Borth was originally a fishing hamlet, local church records date back to the 1300’s. Herring was the lifeblood of the local people and was so important to the area’s economy that a herring is included in the county of Ceredigion’s coat of arms. Nowadays, Borth is known for its stunning award-winning sandy beach, which, at over three miles is the longest in Ceredigion. Its friendly atmosphere and its easy access to some of Wales’ most spectacular tourist attractions make it an ideal base. In the summer, with patience, it's sometimes possible to spot Bottlenose dolphins, Harbour porpoise and even Atlantic Grey Seals out in the bay. The village boasts a railway station, various shops, several pubs and cafés and much more. At the Northern end of the beach is the impressive Ynyslas sand dune system and nature reserve, with spectacular views across the Dyfi estuary to the nearby village of Aberdyfi. A visit to the local tourist information centre in Aberystwyth is a must to reveal the true wealth of what can be found in Borth and the surrounding area, but below is a flavour of whats on offer, use the links on the right for more information.
Just two minutes’ walk from the park is Borth golf club. Established in 1885, this 18-hole golf course has a strong claim as the oldest course in Wales. If you fancy a change there is also a 9-hole course in Capel Bangor, an 18-hole championship course in Aberystwyth and pitch-and-putt / crazy golf by Aberystwyth Castle. All of these courses offer tuition and have club houses serving food and drink. There is something for everyone interested in trying their hand at golf.
Eight miles North of Borth is Ynyshir RSPB Nature Reserve where the television programme Springwatch was hosted. Nearby at Cors Dyfi is the Dyfi Osprey Project, where an osprey bred for the first time in 2011. Borth bog is a little-known haven of a myriad of flora and fauna, definitely the place to go for people interested in beautiful and rare plants and animals. Wales’ most iconic bird the red kite is never far away.
Golden Sands Holiday Park is the perfect place for walkers to have their holiday home. Set in the middle of the Cardigan Bay coastline you will never be far away from your favourite walks. The Ceredigion Coastal Path is a must for anyone interested in walking. It gives you the opportunity to observe a large diversity of coastal features including sand dunes, storm beaches and sea caves, as well as spectacular views of the Welsh coast. The Borth to Pontrhydfendigaid walk is perfect for those who fancy a longer distance walk. The 32 mile linear walk gives you the chance to experience the “highs and lows” of Ceredigion as it goes through some of the most historic and picturesque landscape in Wales. If you feel like going further afield then why not make a visit to Snowdonia National Park. Just under an hour away from Golden Sands this area of Wales offers spectacular views and lots of varied walking for hikers of all abilities.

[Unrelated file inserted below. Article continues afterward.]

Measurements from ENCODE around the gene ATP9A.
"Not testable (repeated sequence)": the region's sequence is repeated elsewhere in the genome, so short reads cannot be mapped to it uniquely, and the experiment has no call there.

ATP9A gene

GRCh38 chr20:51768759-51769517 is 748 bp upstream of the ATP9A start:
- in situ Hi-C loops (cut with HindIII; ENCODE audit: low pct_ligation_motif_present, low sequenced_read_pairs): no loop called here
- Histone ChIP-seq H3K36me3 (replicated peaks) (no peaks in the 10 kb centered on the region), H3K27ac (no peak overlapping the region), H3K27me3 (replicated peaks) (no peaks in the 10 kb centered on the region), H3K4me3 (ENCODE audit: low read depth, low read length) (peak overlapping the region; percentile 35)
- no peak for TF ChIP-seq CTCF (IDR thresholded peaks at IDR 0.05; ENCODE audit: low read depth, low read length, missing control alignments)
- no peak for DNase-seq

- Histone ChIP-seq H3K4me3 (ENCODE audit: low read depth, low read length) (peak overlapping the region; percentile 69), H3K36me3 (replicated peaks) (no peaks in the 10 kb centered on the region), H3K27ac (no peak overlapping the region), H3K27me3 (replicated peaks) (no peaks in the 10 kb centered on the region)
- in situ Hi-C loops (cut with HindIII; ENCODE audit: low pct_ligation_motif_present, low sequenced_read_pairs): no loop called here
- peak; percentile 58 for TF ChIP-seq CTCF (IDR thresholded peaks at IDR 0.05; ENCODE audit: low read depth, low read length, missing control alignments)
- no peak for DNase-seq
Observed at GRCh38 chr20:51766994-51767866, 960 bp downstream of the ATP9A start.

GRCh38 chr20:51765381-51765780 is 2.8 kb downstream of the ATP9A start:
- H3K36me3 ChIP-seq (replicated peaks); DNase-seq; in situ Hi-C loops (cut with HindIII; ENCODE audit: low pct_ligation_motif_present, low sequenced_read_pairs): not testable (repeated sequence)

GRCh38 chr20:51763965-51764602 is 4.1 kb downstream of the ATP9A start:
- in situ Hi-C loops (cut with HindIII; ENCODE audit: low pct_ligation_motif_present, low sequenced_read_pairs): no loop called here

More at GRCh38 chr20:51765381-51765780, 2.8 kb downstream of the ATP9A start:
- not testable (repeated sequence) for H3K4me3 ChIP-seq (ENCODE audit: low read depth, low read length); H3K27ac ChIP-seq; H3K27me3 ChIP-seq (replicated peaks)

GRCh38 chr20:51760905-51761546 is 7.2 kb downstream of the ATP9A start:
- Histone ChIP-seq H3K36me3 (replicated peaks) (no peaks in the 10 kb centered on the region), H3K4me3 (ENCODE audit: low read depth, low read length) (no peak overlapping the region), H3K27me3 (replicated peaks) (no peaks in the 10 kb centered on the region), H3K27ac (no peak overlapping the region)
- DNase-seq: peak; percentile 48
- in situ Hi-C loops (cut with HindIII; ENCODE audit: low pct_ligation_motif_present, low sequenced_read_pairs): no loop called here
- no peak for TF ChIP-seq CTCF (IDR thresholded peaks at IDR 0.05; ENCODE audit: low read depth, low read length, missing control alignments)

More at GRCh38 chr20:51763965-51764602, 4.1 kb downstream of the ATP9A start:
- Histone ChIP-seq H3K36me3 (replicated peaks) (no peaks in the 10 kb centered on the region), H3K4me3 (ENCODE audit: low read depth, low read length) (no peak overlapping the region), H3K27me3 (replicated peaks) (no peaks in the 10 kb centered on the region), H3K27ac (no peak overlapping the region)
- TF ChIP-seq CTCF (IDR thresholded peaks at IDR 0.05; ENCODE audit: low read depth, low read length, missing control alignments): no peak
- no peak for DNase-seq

Golden Sands Holiday Park is the perfect place for your holiday home if you are interested in fishing. The area offers a wide range of fishing opportunities. From sea fishing along the Ceredigion coast to river fishing in the Dyfi and beyond, there is something for everyone, so, whatever you fancy fishing, you can be sure it won’t be too far away from Golden Sands. For people interested in sea fishing further afield, angling trips and boat charter are available from several nearby harbour towns. Aberystwyth also has an angling association which welcomes novice and experienced anglers and has a wealth of knowledge about fishing in the area.
The university town of Aberystwyth has a wide variety of things to see and do. The Farmer’s Market is held here every first and third Saturday of the month and there is a variety of locally produced fresh foods. Constitution Hill is home to the longest electric cliff railway in Britain and the world’s largest camera obscura.
The weekly market is held every Wednesday and has stalls with speciality cheeses, household goods, jewellery and much more. Machynlleth was the seat of Owain Glyndwr’s first Welsh Parliament in 1404 and has since claimed itself to be the “ancient capital of Wales”. Just outside Machynlleth is the Centre for Alternative Technology (CAT), an education and visitor centre which demonstrates practical solutions for sustainability.